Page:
HFES President William S. Marras presented the 2016 Arnold M. Small President's Distinguished Service Award to Donald A. Norman, Design Lab, University of California, San Diego. Norman is a champion of human-centered design and has made the principles and values of the HF/E field accessible to the general public, for example, through his well-known book The Psychology of Everyday Things.


        Gunnar Johannsen

Gunnar Johannsen, University of Kassel, Germany, received the Hal W. Hendrick Distinguished International Colleague Award for outstanding contributions to the human factors/ergonomics field. A leading figure in human-machine systems in Europe, Johannsen has made pioneering contributions to the mathematical modeling of human behavior and performance in manual control tasks and supervisory control.

The 2016 Paul M. Fitts Education Award was presented to Francis T. Durso, Georgia Institute of Technology, (not pictured) to recognize his exceptional contributions to the education and training of HF/E specialists. Durso has influenced students through all aspects of his academic career, including directly training students and serving as mentor to many other students and young faculty members.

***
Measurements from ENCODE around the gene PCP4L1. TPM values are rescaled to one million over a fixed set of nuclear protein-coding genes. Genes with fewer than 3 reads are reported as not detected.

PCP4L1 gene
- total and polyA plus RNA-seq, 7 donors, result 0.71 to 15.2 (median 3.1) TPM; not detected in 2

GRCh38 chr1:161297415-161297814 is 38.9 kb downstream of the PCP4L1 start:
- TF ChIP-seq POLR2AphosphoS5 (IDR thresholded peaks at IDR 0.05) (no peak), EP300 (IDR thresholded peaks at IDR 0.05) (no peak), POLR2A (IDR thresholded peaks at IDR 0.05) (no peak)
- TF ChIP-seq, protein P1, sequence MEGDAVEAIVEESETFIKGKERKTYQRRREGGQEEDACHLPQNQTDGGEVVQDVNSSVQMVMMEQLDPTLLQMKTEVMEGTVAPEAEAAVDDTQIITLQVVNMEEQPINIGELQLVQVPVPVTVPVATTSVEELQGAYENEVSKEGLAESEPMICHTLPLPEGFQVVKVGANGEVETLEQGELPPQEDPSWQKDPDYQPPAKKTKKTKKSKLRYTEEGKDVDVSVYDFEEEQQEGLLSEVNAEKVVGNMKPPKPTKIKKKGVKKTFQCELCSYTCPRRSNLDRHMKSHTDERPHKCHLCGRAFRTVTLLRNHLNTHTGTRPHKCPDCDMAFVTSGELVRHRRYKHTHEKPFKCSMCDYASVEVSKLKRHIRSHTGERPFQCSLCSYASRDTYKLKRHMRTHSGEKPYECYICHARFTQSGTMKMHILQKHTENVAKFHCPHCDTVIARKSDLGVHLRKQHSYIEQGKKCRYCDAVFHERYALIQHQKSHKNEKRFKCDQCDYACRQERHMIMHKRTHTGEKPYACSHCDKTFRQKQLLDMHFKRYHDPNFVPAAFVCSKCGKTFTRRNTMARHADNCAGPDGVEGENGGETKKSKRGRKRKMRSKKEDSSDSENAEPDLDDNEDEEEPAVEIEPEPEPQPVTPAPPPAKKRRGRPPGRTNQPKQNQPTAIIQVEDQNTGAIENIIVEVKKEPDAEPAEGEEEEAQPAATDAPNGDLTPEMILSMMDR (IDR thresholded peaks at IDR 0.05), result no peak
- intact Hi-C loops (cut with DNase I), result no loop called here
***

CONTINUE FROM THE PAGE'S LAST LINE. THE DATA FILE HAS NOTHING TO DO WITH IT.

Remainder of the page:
Richard P. Compton

Richard P. Compton, Office of Behavioral Safety Research, National Highway Traffic Safety Administration, received the A. R. Lauer Safety Award in recognition of his critical work to improve safety on the nation's roads for all users. Compton's efforts to improve safety have been recognized nationally and internationally by such organizations as the World Health Organization and the National Safety Council. This award recognizes outstanding contributions to human factors aspects in roadway safety, leading to reduced accidents and injuries.


         Linda C. Williams